The digital revolution is raging, but will it pay?
The internet has led to seismic changes in distribution and content, but it hasn’t supported real corporate growth, Jon Miller, News Corp.’s chief digital officer, said at TheGrill on Tuesday morning.
“In the internet business, the amount of sustained companies are not that many, and this scares me. In the era of broadband and mobile, there are huge winners but very few overall sustaining companies,” Miller said.
Yet Miller said News Corp. was committed to forging digital revenue streams and working with Silicon Valley players to form mutually beneficial partnerships -- be they through recent rental pacts with Apple TV or an October relaunch of the company’s faltering social network site MySpace.
“We’re in a posture of engagement. These terms of trade are going to get worked out, we want to engage and figure stuff out,” Miller said in reference to the company’s controversial decision to get on board with Apple TV. (Photograph by Jonathan Alcorn)
Key to this detente is getting tech companies to recognize the value of premium content -- something Miller believes companies such as Apple see as essential to selling mobile devices.
“There are different cultures, media and technology -- the real difference is that the media industry works on a basis of ‘I’m OK, you’re OK ... we have ‘Avatar,’ you have ‘Alice in Wonderland,’" Miller said. “With tech companies, they think, ‘I’m OK, you’re dead. ‘ They think in terms of platform wars.”
Miller thinks it's important that these media-company confrontations yield multiple victors.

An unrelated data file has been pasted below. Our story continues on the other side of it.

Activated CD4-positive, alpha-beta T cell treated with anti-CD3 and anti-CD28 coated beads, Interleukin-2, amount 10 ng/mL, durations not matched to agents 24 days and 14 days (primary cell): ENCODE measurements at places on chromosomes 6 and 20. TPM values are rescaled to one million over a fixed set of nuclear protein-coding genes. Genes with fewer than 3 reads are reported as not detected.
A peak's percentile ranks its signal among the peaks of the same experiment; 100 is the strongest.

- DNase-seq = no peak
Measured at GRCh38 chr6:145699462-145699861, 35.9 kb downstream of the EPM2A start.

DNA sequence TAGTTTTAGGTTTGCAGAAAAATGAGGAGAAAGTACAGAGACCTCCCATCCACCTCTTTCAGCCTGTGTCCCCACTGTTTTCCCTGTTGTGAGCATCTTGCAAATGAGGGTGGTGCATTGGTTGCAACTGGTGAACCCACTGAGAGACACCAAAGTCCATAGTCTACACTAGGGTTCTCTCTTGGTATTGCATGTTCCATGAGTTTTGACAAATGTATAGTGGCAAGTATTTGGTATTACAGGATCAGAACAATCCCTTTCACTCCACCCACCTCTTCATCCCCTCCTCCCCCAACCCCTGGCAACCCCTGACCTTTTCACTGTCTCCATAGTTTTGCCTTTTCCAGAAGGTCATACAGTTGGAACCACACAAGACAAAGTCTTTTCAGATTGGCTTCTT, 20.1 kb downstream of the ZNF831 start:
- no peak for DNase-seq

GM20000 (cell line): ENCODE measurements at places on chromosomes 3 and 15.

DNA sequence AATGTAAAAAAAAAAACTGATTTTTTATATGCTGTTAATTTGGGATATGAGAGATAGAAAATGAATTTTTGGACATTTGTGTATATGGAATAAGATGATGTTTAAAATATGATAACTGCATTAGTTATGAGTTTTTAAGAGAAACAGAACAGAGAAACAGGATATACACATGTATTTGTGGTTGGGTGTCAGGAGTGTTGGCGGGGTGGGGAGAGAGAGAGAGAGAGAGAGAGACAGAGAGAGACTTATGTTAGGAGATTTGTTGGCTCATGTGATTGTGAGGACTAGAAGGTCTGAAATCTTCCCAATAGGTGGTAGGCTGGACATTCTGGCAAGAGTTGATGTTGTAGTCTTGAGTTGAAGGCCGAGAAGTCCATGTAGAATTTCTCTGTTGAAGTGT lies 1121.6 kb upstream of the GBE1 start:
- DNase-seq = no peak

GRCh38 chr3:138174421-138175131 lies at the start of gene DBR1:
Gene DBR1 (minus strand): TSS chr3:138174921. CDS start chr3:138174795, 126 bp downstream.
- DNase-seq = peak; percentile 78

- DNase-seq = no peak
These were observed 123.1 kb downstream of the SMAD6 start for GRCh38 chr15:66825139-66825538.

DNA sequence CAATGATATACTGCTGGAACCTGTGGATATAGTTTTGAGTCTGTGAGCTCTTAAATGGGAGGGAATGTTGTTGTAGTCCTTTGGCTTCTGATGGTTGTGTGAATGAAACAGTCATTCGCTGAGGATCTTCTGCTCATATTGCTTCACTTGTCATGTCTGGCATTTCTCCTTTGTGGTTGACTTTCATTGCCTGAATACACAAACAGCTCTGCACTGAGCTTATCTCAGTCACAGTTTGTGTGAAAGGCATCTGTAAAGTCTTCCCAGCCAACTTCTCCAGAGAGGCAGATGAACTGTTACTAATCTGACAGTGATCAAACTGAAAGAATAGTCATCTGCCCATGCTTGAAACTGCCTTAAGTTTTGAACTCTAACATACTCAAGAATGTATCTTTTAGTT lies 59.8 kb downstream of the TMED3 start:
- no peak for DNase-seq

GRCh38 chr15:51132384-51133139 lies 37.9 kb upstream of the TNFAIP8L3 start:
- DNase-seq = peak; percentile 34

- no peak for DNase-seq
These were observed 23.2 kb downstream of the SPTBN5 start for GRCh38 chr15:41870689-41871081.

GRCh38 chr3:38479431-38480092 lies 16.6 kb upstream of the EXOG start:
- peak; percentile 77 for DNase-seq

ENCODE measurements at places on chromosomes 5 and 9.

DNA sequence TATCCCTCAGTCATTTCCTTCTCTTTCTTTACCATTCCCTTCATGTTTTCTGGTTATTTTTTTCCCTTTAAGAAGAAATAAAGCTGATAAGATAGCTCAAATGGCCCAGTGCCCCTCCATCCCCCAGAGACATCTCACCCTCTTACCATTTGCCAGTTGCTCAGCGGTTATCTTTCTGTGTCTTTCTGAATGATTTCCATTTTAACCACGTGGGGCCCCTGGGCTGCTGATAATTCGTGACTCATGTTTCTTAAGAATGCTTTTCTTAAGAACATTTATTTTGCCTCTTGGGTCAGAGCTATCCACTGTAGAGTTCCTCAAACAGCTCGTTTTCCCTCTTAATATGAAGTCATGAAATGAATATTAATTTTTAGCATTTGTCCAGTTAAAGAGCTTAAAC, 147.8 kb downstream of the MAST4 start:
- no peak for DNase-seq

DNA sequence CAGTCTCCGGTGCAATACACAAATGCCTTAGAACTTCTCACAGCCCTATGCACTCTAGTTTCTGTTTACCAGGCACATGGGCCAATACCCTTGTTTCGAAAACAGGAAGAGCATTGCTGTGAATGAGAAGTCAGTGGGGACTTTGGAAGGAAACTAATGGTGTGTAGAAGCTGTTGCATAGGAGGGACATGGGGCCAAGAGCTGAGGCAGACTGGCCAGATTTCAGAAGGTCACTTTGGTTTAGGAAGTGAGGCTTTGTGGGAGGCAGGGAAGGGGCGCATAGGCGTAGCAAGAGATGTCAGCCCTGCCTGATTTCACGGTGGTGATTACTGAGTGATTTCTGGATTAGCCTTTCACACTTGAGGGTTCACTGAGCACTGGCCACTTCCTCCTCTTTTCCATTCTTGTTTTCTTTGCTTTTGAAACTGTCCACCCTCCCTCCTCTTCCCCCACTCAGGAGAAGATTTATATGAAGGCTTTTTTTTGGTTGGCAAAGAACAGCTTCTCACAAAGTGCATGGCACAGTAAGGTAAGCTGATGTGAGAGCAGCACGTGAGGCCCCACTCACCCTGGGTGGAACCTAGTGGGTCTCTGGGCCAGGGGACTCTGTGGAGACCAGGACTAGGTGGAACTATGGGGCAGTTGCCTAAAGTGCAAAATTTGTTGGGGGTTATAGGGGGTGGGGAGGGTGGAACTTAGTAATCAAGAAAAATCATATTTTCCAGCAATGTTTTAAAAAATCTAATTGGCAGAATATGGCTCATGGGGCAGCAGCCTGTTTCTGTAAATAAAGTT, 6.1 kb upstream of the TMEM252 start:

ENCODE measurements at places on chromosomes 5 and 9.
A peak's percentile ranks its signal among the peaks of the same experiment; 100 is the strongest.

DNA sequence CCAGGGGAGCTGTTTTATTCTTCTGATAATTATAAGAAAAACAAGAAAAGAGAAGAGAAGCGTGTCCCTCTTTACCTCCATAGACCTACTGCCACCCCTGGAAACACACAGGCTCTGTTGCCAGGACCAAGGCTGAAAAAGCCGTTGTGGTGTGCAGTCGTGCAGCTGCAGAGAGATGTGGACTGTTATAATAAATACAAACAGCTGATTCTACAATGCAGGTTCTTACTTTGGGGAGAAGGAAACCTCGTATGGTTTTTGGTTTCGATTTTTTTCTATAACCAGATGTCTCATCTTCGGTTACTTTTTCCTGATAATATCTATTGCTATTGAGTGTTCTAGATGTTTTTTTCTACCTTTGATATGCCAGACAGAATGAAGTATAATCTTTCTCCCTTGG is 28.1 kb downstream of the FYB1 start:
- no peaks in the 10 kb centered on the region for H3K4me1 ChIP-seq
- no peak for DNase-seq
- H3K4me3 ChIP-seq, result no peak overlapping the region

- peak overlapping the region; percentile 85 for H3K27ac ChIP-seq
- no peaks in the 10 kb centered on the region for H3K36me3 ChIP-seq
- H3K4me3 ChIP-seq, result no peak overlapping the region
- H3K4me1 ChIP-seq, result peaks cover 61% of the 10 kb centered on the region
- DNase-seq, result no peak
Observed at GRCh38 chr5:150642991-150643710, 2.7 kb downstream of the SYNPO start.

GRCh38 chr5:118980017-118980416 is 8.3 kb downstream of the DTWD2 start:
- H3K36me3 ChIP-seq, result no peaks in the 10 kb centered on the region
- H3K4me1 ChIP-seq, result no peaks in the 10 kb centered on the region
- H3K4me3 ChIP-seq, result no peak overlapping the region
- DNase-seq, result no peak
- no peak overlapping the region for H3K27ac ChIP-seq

“Multiple platforms serve to keep value of content up,” Miller said. “Really good platforms need premium content. With cloud lockers and so on, we can create a secure environment and have the ability to get to new customers around the world. That could mean hundreds of millions, if not billions of new customers.”
Yet these emerging platforms have led to a power shift. With Netflix’s streaming service and video-on-demand services, consumers can pick and choose what they want to watch and even how much they’re willing to pay for it. That’s been enormously disruptive to media companies’ bottom lines, he said.
“The internet tends toward unbundling, and that has been a healthy model [for media companies]. This is what’s going to play out this year and next year, but the cement's not dry yet. This hasn't been figured out yet, and it’s going to get figured out.".
One thing that News Corp. is committed to figuring out is the atrophying social networking site MySpace. Miller was bullish that the October relaunch would allow MySpace to recapture some of the heat its lots to Facebook.
“This is a full-on relaunch, and it’s a full swing of the bat, and that’s what you have to do,” Miller said. “It’s exciting, and its very different. It’s going to jar some people, and its much more back to its roots. It’s rock 'n’ roll. It’s not fascist, it’s libertarian.”
Miller believes that MySpace’s chief competitor, Facebook, also represents exciting opportunities for News Corp. content, even though the company has not fully embraced the possibilities.
“Facbeook hasn’t loved Madison Avenue. i think over time they will as part of their company’s maturation,” Miller said. “They’re saying we’re not a curator ... but that’s a big deal, because with such a multitude of content, all that curation matters.”
Miller also extended the olive branch to another disrupter -- subscription rental giant Netflix. He lauded the company by saying it had figured out how to make the new digital age pay, though he indicated that he hoped that Netflix would embrace some alternate revenue streams such as advertising.
He also predicted the rest of Hollywood would eventually embrace Netflix and it streaming service.
“People have a way of warming to people with checkbooks,” Miller said.